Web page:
But he concluded there was a 13th quality: responding to crises. For David Rubenstein, the ability to rise to the occasion is the hallmark of a great leader.
“When you have a crisis, that’s when you have to show your real mettle and your ability. In my own view, the greatest American president was Abraham Lincoln, because he managed to hold the country together during the crisis of the Civil War. Franklin D. Roosevelt was not considered a great intellectual or a particularly important person until he became president. And then World War II broke out, where he rose up to be one of our greatest presidents.”
“When you’re in a crisis situation, you can show your abilities and if you rise to the occasion, I think you can become a great leader,” he responded to an FSPPM student on the question of leadership in times of crisis.
While discussing the attributes to successful leadership such as luck or intuition with our students, Rubenstein noted that those things do not come to them without doing anything.
“If you sit in your office all day, or you’re home, you don’t meet other people, you don’t really have a connection with other people, you’re not going to get a lot of luck. Luck comes from people that you meet, who might introduce you to somebody, people that give you an idea, people that might inspire you,” he claimed.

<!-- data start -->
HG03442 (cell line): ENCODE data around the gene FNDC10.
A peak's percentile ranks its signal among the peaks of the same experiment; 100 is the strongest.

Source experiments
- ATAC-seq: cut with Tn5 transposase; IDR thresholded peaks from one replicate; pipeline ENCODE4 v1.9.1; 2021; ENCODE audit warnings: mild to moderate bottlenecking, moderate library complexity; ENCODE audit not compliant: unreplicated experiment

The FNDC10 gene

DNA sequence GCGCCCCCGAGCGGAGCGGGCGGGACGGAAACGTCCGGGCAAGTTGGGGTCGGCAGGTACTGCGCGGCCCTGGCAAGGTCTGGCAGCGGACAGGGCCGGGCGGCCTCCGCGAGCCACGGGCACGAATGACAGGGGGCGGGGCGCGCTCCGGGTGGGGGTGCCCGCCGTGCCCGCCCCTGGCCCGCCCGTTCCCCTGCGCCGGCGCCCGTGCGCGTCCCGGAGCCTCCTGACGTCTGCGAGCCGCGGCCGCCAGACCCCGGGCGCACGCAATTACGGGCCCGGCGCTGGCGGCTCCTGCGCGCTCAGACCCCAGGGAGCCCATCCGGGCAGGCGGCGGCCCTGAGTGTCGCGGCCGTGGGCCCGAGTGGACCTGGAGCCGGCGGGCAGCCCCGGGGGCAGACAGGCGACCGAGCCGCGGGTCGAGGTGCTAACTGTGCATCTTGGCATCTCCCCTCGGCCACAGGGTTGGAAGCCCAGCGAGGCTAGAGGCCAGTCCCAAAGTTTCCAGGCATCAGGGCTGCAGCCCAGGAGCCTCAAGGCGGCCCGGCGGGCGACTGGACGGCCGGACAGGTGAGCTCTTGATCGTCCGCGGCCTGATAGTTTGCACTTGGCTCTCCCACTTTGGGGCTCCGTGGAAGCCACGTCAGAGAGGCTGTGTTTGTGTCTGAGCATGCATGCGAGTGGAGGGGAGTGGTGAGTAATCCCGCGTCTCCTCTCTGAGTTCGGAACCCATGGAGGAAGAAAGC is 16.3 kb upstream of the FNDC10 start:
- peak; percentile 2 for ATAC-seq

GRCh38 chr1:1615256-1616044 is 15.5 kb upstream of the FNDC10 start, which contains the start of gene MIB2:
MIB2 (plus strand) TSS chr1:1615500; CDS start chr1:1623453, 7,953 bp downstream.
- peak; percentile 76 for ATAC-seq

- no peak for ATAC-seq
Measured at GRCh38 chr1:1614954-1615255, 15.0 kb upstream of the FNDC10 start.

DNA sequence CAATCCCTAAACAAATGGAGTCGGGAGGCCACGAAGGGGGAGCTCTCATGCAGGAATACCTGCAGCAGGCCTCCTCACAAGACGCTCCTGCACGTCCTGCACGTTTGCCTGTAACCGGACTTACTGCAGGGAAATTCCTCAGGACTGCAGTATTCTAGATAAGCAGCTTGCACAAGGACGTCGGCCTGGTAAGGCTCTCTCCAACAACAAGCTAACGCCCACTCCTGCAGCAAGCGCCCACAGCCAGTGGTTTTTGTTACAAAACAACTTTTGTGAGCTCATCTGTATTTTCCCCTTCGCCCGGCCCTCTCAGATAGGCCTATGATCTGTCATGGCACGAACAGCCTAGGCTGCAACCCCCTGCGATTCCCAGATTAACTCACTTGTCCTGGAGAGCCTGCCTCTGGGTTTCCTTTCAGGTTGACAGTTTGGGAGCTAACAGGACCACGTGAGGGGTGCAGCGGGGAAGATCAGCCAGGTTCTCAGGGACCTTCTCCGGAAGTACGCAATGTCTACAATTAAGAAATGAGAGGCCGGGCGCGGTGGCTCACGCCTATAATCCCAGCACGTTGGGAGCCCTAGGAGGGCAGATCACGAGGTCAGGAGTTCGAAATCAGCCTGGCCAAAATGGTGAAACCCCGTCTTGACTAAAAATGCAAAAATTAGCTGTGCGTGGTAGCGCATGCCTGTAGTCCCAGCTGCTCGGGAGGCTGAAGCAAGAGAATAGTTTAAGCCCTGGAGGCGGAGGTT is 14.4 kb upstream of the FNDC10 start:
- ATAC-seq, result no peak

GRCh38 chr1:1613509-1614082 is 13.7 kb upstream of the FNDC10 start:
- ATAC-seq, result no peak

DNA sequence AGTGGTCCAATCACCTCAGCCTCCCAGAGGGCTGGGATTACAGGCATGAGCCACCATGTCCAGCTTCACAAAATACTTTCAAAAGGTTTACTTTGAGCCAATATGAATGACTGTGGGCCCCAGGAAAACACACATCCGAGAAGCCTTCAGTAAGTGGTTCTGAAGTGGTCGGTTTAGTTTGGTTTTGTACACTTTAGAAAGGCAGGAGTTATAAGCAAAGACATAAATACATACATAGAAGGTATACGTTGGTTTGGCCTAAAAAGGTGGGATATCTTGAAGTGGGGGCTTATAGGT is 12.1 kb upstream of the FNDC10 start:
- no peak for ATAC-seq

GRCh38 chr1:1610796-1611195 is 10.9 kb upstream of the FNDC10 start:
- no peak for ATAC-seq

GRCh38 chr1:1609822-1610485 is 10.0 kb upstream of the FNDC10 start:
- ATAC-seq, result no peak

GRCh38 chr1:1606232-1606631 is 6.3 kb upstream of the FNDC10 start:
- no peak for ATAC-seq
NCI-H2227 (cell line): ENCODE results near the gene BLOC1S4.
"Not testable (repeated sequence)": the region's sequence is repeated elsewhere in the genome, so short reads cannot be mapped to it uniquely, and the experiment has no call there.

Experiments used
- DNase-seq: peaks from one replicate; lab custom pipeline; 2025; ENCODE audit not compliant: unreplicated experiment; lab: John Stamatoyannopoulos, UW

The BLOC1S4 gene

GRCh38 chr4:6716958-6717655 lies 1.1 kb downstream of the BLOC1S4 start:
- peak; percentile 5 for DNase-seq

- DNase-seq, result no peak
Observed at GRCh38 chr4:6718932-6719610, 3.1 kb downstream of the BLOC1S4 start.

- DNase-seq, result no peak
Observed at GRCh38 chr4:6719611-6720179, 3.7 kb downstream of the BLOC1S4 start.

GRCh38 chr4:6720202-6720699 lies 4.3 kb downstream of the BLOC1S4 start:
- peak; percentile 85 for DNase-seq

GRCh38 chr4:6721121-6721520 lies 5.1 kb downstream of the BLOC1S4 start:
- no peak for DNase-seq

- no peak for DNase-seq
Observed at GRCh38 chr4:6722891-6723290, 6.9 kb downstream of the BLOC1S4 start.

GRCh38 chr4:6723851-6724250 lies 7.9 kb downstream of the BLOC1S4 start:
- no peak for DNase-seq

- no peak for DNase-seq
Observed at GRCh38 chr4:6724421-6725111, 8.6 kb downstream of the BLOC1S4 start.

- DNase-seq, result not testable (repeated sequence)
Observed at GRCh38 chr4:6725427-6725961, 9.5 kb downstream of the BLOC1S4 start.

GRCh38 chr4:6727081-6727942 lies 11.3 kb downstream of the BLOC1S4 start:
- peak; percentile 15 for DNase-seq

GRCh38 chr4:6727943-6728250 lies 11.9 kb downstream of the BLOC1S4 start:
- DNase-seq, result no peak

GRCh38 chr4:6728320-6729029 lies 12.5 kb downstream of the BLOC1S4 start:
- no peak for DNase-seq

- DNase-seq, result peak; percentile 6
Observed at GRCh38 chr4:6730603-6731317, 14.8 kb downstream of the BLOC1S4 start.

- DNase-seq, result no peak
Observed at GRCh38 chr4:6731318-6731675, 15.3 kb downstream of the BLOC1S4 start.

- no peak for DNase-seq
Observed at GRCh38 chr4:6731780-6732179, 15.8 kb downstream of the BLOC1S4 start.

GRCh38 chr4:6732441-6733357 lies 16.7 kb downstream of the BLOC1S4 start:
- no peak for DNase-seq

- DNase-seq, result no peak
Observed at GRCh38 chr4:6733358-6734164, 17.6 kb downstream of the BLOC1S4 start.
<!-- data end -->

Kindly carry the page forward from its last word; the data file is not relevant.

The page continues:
According to Rubenstein, good leaders are humble because they realize they had a lot of luck along the way, and they did not succeed all by themselves.
“You can make your own luck,” he concluded.
He shared his thought that great leaders in the world have a certain kind of instinct, or gut reaction, or intuition; however, it comes about through experience. “Your own experience gives you an instinct that this is a good idea, or not a good idea,” he said.
Finally, what distinguishes a leader from a follower is vision, Rubenstein affirmed. A leader must have a vision to share with their followers of what he or she will lead them towards.
“How do you communicate that vision? You have three ways to do it: you can be a very effective speaker. You can be a very good writer. But the most effective way to communicate your vision is to lead by example,” he summarized.
Dang Thi Manh, alumna of Fulbright Economic Training Program (FETP)’s Master in Public Policy (MPP), never expected to hold a managerial position in an American multinational company given her humble background as an English teacher.
Manh took a sharp turn in her career path. From the English teacher of Foreign Trade University (FTU) in Ho Chi Minh City to the current title as Procter & Gambler (P&G)’s Supply Chain Manager for feminine care brands in Southeast Asia, Australia and New Zealand markets, the two-year master in public policy program at FETP propelled her to new horizons.